Muslim girls are forging ahead at school but hit a brick wall of discrimination when they enter the workplace, the Equal Opportunities Commission says today in a report on its two-year investigation of the experiences of women from ethnic minority communities across Britain.
See also Laura Smith’s article in the same issue:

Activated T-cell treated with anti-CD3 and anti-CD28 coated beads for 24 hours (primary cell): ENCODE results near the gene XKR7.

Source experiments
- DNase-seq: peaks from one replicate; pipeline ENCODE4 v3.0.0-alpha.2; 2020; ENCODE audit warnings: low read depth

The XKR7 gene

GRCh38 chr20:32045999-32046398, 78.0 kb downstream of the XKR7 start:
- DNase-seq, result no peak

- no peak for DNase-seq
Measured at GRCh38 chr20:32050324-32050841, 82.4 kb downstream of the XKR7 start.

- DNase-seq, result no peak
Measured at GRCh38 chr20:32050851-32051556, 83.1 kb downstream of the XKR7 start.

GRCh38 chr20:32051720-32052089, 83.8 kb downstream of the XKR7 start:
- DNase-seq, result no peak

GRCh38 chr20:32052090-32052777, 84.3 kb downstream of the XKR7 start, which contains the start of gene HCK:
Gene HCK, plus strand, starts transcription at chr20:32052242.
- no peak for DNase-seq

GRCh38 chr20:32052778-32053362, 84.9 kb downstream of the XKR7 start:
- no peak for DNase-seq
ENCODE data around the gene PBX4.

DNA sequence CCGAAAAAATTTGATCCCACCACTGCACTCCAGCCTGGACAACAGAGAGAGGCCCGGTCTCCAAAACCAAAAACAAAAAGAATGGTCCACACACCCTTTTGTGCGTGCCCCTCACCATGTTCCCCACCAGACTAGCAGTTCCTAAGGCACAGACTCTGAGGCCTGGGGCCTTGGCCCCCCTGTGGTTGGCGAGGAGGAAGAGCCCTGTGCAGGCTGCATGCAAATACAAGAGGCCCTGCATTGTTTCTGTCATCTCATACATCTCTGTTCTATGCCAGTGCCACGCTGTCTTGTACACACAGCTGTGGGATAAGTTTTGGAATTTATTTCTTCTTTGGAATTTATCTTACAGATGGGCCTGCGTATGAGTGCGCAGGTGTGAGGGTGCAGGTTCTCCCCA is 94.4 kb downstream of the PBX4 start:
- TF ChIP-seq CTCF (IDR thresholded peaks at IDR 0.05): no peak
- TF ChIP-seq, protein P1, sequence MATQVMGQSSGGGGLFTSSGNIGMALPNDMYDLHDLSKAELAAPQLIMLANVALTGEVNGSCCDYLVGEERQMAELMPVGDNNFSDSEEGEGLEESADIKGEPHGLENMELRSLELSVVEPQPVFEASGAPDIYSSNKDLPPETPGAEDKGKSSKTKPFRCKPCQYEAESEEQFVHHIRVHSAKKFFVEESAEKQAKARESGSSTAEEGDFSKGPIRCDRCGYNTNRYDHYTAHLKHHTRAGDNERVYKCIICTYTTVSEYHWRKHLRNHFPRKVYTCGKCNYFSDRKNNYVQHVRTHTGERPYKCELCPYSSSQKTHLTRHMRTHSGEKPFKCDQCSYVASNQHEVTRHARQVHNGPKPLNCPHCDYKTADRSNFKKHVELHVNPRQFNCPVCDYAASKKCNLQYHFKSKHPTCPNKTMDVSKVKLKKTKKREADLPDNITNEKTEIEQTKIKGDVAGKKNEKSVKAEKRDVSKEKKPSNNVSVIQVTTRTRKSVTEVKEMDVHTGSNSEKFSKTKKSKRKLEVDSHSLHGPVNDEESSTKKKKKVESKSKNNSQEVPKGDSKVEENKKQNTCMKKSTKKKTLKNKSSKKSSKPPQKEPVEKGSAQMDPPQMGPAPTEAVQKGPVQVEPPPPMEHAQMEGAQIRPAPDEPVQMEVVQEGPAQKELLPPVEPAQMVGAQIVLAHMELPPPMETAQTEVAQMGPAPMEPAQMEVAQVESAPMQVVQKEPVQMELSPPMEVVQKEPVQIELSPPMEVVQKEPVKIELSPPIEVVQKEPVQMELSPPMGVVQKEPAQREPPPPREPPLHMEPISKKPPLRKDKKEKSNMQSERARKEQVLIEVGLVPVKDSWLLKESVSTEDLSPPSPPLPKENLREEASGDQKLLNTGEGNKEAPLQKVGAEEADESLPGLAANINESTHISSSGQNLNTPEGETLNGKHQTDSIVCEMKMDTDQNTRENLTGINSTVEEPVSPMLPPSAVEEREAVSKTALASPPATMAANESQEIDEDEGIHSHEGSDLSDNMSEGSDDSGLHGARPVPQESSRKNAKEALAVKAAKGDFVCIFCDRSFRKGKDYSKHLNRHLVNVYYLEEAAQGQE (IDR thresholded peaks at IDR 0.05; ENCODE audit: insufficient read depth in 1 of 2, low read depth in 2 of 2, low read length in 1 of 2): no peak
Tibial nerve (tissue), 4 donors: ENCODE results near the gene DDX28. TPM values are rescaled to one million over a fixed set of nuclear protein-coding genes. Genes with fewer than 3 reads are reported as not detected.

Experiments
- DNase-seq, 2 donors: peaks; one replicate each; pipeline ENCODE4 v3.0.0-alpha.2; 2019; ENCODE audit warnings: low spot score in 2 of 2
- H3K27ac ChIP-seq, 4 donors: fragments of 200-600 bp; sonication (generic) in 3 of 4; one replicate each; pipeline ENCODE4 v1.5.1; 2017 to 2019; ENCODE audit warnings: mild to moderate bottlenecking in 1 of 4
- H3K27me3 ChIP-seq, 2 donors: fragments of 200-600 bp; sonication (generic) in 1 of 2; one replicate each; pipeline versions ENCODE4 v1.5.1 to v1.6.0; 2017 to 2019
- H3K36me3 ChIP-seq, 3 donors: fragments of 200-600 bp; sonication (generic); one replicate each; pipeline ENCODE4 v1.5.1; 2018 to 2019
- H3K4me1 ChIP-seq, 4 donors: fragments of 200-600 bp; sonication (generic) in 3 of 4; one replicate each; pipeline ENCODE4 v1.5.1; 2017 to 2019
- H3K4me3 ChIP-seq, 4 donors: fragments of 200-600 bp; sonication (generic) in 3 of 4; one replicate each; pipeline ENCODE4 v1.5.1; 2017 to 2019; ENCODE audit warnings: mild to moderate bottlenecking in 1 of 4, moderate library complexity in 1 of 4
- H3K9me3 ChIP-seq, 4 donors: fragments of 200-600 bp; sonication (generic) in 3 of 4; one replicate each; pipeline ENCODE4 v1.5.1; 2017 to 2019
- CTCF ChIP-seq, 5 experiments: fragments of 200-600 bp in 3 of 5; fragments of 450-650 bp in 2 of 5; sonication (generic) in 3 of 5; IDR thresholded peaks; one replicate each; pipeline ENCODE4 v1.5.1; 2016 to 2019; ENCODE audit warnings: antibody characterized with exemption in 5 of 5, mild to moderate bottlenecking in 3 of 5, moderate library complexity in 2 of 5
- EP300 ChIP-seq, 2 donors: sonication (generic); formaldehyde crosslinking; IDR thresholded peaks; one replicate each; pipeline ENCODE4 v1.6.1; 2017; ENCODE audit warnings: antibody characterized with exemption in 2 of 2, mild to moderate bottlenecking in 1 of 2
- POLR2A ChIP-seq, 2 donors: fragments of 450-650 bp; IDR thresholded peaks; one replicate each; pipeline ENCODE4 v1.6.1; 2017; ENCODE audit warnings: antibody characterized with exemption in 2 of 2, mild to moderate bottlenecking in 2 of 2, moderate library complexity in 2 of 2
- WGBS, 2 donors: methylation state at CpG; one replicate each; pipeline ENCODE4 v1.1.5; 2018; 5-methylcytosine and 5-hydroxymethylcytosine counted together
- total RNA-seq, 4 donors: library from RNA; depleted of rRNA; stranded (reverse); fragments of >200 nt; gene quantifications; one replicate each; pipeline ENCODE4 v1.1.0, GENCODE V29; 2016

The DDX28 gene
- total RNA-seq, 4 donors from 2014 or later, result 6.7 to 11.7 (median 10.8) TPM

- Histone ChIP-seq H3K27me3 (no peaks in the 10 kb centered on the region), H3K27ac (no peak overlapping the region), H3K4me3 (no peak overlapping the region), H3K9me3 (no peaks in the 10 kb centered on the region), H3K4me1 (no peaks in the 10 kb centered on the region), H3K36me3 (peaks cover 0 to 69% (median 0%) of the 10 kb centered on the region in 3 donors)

Mandy, 29 and from a Bangladeshi Muslim background, spent five years at a media company but left when it became obvious there was no career progression for her there. “Because I am a short, brown woman, my supervisor told me the clients wouldn’t take me seriously,” she says. “I would prepare the presentations but I would never give them. I was the back-office person unless it was convenient for them to use me.” After trying for several years to get a job in the cultural sector, she won a position at an arts organisation. But there the situation was even worse. “In the first week I was wearing my shalwar kameez with a shawl,” she says. “The manager said, ‘You look like a Taliban terrorist.’ I asked him why he said that and he told me we Muslims were too sensitive and needed to lighten up. I was the only Muslim woman. There was a culture of ignoring it so everyone became complicit in the treatment.”